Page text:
Tom Skains, chairman, president and chief executive of Piedmont Natural Gas, discussed the role of natural gas in the country's future during the preliminary session of the economic forum.

Other speakers scheduled for the event include Gov. Beverly Perdue and Kevin Kabat, president and chief executive of Fifth Third Bancorp.


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  • simplelogic Jan 4, 2012

    What difference does it make? Can we choose our electric company? Where does competition fit into this picture??

  • barbstillkickin Jan 4, 2012

    Sure it will boost NC well at least the pockets of the people who already have pockets of gold. Taxes going up, food going up, clothing going up, pay going DOWN. If the merge then we will have no protection or control but then again do we now on anything.

  • DottieDot Jan 4, 2012

    YourConscience - spot on! The regulator make me nervous too! I don't trust them either!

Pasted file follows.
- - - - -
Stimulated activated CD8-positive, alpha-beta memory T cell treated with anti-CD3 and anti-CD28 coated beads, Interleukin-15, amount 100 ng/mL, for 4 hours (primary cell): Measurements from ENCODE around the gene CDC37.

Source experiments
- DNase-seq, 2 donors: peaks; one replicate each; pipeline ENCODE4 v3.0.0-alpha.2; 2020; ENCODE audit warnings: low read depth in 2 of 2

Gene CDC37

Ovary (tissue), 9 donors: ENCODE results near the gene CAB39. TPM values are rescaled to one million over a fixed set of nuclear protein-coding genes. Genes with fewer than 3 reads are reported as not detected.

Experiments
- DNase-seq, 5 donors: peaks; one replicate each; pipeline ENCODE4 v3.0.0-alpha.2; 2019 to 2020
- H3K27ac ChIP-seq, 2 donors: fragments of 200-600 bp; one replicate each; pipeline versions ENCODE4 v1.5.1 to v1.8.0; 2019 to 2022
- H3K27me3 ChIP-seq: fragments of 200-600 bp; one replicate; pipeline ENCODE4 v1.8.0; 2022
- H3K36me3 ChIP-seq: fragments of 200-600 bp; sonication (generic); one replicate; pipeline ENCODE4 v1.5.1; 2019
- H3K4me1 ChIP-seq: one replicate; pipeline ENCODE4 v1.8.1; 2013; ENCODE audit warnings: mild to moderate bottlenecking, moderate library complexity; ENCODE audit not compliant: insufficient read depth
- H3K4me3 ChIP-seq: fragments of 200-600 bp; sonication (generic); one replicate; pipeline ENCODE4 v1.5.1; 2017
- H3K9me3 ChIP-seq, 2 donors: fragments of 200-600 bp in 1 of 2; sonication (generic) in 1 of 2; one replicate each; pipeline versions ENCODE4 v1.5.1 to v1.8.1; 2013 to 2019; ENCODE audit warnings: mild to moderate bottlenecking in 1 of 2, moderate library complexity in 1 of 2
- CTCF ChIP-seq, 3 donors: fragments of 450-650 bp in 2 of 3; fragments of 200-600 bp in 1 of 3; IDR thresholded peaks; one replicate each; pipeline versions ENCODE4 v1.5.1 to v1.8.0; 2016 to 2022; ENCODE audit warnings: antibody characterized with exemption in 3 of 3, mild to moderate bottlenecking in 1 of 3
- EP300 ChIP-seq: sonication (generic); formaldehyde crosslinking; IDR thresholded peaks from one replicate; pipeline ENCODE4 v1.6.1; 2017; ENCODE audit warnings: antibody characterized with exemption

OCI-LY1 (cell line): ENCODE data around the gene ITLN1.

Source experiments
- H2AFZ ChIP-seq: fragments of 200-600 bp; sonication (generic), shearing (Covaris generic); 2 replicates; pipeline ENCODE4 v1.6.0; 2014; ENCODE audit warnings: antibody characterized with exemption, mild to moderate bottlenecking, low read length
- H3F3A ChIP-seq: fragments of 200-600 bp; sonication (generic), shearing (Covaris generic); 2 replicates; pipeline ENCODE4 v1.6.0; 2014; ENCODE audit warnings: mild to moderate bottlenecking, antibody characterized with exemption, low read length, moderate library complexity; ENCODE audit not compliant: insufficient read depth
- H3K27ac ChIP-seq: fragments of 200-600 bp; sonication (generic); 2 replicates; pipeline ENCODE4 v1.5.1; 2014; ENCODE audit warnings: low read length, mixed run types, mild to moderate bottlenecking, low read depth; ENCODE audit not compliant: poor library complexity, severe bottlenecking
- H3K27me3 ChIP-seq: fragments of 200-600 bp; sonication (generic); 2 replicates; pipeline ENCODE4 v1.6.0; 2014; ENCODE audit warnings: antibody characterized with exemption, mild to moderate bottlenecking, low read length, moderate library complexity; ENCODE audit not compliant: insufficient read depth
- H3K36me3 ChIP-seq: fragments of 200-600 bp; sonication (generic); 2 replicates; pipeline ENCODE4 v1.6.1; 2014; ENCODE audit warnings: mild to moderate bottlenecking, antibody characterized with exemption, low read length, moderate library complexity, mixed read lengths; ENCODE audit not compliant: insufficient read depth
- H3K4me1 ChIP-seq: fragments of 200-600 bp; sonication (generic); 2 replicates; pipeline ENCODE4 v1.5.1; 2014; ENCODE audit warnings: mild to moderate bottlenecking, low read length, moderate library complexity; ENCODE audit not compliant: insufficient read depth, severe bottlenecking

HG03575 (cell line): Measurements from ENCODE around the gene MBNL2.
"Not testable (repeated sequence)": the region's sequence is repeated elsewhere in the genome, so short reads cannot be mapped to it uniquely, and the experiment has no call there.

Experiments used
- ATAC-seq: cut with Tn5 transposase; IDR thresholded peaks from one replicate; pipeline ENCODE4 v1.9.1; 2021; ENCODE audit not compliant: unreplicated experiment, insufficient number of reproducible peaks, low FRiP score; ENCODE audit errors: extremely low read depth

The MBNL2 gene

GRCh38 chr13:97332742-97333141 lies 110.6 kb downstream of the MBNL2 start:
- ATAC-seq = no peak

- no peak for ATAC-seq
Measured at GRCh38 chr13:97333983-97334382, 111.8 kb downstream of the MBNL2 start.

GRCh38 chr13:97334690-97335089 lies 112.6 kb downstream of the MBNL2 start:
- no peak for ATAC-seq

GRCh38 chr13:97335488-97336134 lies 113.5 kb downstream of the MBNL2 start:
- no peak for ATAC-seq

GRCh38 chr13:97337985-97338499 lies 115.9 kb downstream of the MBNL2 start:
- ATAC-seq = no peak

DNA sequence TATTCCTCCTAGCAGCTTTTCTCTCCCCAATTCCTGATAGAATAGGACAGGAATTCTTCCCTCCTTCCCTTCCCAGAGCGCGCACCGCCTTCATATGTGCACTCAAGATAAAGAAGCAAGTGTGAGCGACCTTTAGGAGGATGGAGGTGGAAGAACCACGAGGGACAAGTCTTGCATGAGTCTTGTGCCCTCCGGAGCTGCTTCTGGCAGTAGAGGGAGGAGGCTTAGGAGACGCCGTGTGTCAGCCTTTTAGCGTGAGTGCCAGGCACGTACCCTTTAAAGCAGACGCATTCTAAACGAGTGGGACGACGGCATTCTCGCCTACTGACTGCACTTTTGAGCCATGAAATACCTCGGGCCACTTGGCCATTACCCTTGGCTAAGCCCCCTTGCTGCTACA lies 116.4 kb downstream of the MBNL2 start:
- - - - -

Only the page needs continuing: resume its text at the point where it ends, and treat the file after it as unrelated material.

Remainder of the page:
• vcrandall Jan 4, 2012

    The proposed merger would bring no long-term benefits to the State or customers of either company, is not motivated by potential fuel savings or operational efficiency. The merger is a strategic play that increases financial risk, reduces exposure to unregulated markets, enhances financial standing to invest in capital intensive nuclear power and morphs two utilities into a single statewide energy monopoly.

    When it comes to solar energy, utilities typically use the same solar panels as homeowners. Discounted volume purchases for solar panels is about the only cost advantage electric utilities could have. But any cost advantage is canceled out by operational overhead and having to pay additional expense to property owners for suitable places to position their panels.

    The point is this: homeowners will discover that onsite panels will generate electricity for equal or less cost than buying power from the utilities.

  • retiredinflorida48 Jan 4, 2012

    Two questions for you folks up in NC:
    1) I am no accountant, but why is no one questioning the economic logic of spending $20 BILLION+ to "save $650 million over 5 years"? Is this the way most companies (or people) invest their money (or in this case, the home owner's money)? Would you spend over $2,000 to save just $65 over 5 years time?